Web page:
jL4^jhiIu, f., name of a plant (Indigofera paudflora); 
origin unknown. 

v^ iupu, f., or: «1^ £ipu, silence; taken firom the 
Hindi, in which it is fem. 

jL^ £ilu, f., name of a vegetable; origin unknown. 

yL iaru, £, a jeweller's weight; origin unknown. 

^l^ iharu, f., ashes; originally identical with JL^ 
Sansk. ^^^ 

i^ £hilu, f., bark, peel; Sansk. 1S[% or ^T^; the 
original fem. termination i (!) has been lost in this 
noun, but the gender retained; besides J,4^ the 
form JcA^ is also in use. 

U^ ilzu, £, thing; taken from the Hindustani (Per- 
sian) where it is fem. 

^[if> dhatu, £, root; metal. Sansk. ^TT^, m.; Hindi 
^nr|[ or Vfl^y m., but used as fem. in the sense of 
semen virile. 

j»S^ 4^hu, f., ringvoim; Sansk. ^, m.; HincU 

Digitized by VjOOQ IC 


yJL eomrVi, fenui autamn, Sansk. ^QT^, fem.| Hindi 
^5T]^, fern. 

J^OjS^ Bugandlia, £ (occasionally also masc), perfume, 
Sansk. Ui|«^i m., Hin^ U<H«^) t^ 

J»iXLi sindhu, f., the country of Sindh; the Indus; 

Sansk. f^I^, m.; Hindi f^P^ or /fe^, m. 
ev^ katuy f., rust (occasionally also m.); origin unknown. 
J«*r kasu, £, verdigris; origin unknown. 
JL^ kharuy £, potash; Sansk. ^BPT^ m., n.; Hindi 

^^R, m. 

k^ kharu, £ (also masc.)| oil-cake, Hindi ^^, £, 
Sansk« ^^, n. 

!jl|5^ khandru, £, sugar, Sansk. ^IRIS, m.; Hindi 

^T|5i m. 
1^ garu, £, the mange; Sansk. ^^^9 ^* 
If* garu, £, the pulp of any fruit; Sansk. Th, m. 
Ly gtimu, £, name of a wild grass; origin unknown. 
^^^ gSu, £, cow; Sansk. ^, £; Hindi TIT^ ^ 

or jf^, 

jj limu, £ The nimb tree; the same as jU, which see. 

^yjj lau, £, devotion, love; Sansk. ^^, m.; Hindi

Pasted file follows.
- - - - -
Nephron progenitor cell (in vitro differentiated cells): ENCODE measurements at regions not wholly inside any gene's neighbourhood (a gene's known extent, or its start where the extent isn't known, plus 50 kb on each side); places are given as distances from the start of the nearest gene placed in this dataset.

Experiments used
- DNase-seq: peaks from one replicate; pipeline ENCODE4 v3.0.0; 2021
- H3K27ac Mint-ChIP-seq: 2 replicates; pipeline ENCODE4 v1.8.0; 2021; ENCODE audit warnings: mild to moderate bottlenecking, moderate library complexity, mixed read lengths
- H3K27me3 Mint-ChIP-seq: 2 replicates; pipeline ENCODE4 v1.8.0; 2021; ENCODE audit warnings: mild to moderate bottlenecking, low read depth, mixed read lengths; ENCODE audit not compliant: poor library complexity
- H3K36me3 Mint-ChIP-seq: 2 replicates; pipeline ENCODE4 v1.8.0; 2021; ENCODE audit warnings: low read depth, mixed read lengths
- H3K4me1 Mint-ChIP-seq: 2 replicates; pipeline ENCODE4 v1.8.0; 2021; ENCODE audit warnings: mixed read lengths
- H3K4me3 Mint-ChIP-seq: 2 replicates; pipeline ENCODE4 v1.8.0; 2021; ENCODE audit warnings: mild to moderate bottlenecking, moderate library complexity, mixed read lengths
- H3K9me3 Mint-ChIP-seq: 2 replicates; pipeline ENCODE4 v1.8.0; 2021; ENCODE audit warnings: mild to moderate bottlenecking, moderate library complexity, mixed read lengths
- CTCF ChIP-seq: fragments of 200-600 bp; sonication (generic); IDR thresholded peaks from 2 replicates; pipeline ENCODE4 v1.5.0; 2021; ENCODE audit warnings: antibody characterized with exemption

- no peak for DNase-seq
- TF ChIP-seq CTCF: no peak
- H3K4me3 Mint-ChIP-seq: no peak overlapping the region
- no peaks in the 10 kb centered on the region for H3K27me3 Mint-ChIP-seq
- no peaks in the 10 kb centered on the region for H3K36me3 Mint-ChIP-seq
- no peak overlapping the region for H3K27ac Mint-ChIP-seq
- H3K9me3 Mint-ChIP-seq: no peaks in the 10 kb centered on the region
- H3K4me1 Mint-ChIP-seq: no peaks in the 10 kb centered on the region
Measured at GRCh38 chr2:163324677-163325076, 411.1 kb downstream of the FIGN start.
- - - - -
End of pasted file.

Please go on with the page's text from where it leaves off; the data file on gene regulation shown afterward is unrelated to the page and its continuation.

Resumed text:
^R, £ ' 

li maru, £, cerumen; Sansk. T|^, n.; Hindi ^^, £ 

J«yo masu, £, ink; Sansk. Tm?, £; Hindi *|ft? or TR^. 

JjSio mikhu, ^^^ 

, " .^ > £, marrow;- Sansk. «i^i, Hindi T(^ £ 

^ mum, J 

JuU mailu, £, dirt; see Lt, with which it is identical 

Digitized by VjOOQ IC 



1^ Bizna, £i the nimb tree; Sansk. Pft^«n, m.; Hindi 

14^ nahathanii £, whitlow, frqm 4^ nahu, nail and 

l^^, which Bee, 

^j vathuy £9 thing; Sansk. ^f^, n.; Hindi ^T^, £ 

^y vathu, £, seizure; Sansk* ^[m (election); the as- 
piration of th has been effected by r. 

\ vyu, £, lightening; Sansk fN"^, £, PrSk. fNfS^, £ 

^r^ vira-Uy £, allowance, ration; Sansk. <in^, n., sti- 
pulated pay. 

^^ . * £) world; Sansk. f^TERy ni.; Hindi flrra,nL 

^^ vasa-Uy £| a cultivated place; Sansk. root: sPmH^ 
provided with rain (and therefore cultivated). 

^ vikhu, £, poison; Sansk. fcflf, n.; fi^di f^m 
Jby vihu, or f^p^, m. 

JmS^ vansu, £9 lineage; Sansk. ^T?, m.; Hindi ^^, m. 
Xi hanju, £, a wild goose; Sansk. ^, m.; EQndi 

44i hanjhu, J t^^^i^ I^trod. §. 11, 2.) 

OJJ^ hindu, £, India; originally an Arabic-Persian word, 

derived from the province nearest to the Persians, 
L e. i%^ (by change of s into h); Hindustani: 

oJift, m. 

OCuft hinu, £, assa foetida; Sansk. f^l^, m.; Hindi 

f|^ or ^^ or ff^, m. 

Under this head we must dass all the imitative 
sounds, which end in V, and which are considered fe- 

Digitized by VjOOQ IC 


•xninineSy becaiise their final V is not subject to in- 
flexion; the same may be stated of some Dvandvas, 
which consist properly of two Imperatives, ending in 
^u*| and which are likewise treated as feminines, being 
exempt from the laws of inflexion. 

1>^ L] adu yafiu, f., coming going (Imper.). 
y4^ jj^ jhSu jhauy f.| grumbling (imitative sound). 

talking (Lnper.).